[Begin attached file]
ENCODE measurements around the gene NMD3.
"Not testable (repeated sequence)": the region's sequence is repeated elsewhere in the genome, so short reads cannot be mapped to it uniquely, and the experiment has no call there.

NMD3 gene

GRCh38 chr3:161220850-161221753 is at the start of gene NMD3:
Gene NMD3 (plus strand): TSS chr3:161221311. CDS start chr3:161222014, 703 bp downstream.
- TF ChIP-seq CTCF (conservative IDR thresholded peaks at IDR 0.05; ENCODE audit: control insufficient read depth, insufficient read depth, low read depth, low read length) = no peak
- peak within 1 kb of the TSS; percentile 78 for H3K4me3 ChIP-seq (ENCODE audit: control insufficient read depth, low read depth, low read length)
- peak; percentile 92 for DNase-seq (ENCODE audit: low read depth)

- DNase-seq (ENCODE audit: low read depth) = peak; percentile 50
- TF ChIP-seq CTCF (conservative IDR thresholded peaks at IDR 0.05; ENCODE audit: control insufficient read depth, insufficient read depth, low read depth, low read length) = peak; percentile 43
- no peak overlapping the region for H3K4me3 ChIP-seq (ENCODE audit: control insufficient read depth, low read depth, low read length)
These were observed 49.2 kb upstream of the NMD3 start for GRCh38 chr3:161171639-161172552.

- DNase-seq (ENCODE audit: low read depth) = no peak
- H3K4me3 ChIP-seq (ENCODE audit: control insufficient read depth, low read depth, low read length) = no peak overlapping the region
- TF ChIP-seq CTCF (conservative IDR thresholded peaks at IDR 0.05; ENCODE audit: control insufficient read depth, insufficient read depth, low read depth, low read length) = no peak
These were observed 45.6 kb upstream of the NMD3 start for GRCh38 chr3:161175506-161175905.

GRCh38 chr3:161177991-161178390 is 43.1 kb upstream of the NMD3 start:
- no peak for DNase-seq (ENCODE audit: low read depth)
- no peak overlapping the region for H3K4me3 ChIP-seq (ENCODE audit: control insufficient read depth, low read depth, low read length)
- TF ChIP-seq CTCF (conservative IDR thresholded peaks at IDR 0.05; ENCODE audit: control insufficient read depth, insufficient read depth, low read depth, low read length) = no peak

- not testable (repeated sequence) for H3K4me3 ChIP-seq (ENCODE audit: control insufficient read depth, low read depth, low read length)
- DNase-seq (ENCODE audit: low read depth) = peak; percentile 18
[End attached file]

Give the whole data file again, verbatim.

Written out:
ENCODE measurements around the gene NMD3.
"Not testable (repeated sequence)": the region's sequence is repeated elsewhere in the genome, so short reads cannot be mapped to it uniquely, and the experiment has no call there.

NMD3 gene

GRCh38 chr3:161220850-161221753 is at the start of gene NMD3:
Gene NMD3 (plus strand): TSS chr3:161221311. CDS start chr3:161222014, 703 bp downstream.
- TF ChIP-seq CTCF (conservative IDR thresholded peaks at IDR 0.05; ENCODE audit: control insufficient read depth, insufficient read depth, low read depth, low read length) = no peak
- peak within 1 kb of the TSS; percentile 78 for H3K4me3 ChIP-seq (ENCODE audit: control insufficient read depth, low read depth, low read length)
- peak; percentile 92 for DNase-seq (ENCODE audit: low read depth)

- DNase-seq (ENCODE audit: low read depth) = peak; percentile 50
- TF ChIP-seq CTCF (conservative IDR thresholded peaks at IDR 0.05; ENCODE audit: control insufficient read depth, insufficient read depth, low read depth, low read length) = peak; percentile 43
- no peak overlapping the region for H3K4me3 ChIP-seq (ENCODE audit: control insufficient read depth, low read depth, low read length)
These were observed 49.2 kb upstream of the NMD3 start for GRCh38 chr3:161171639-161172552.

- DNase-seq (ENCODE audit: low read depth) = no peak
- H3K4me3 ChIP-seq (ENCODE audit: control insufficient read depth, low read depth, low read length) = no peak overlapping the region
- TF ChIP-seq CTCF (conservative IDR thresholded peaks at IDR 0.05; ENCODE audit: control insufficient read depth, insufficient read depth, low read depth, low read length) = no peak
These were observed 45.6 kb upstream of the NMD3 start for GRCh38 chr3:161175506-161175905.

GRCh38 chr3:161177991-161178390 is 43.1 kb upstream of the NMD3 start:
- no peak for DNase-seq (ENCODE audit: low read depth)
- no peak overlapping the region for H3K4me3 ChIP-seq (ENCODE audit: control insufficient read depth, low read depth, low read length)
- TF ChIP-seq CTCF (conservative IDR thresholded peaks at IDR 0.05; ENCODE audit: control insufficient read depth, insufficient read depth, low read depth, low read length) = no peak

- not testable (repeated sequence) for H3K4me3 ChIP-seq (ENCODE audit: control insufficient read depth, low read depth, low read length)
- DNase-seq (ENCODE audit: low read depth) = peak; percentile 18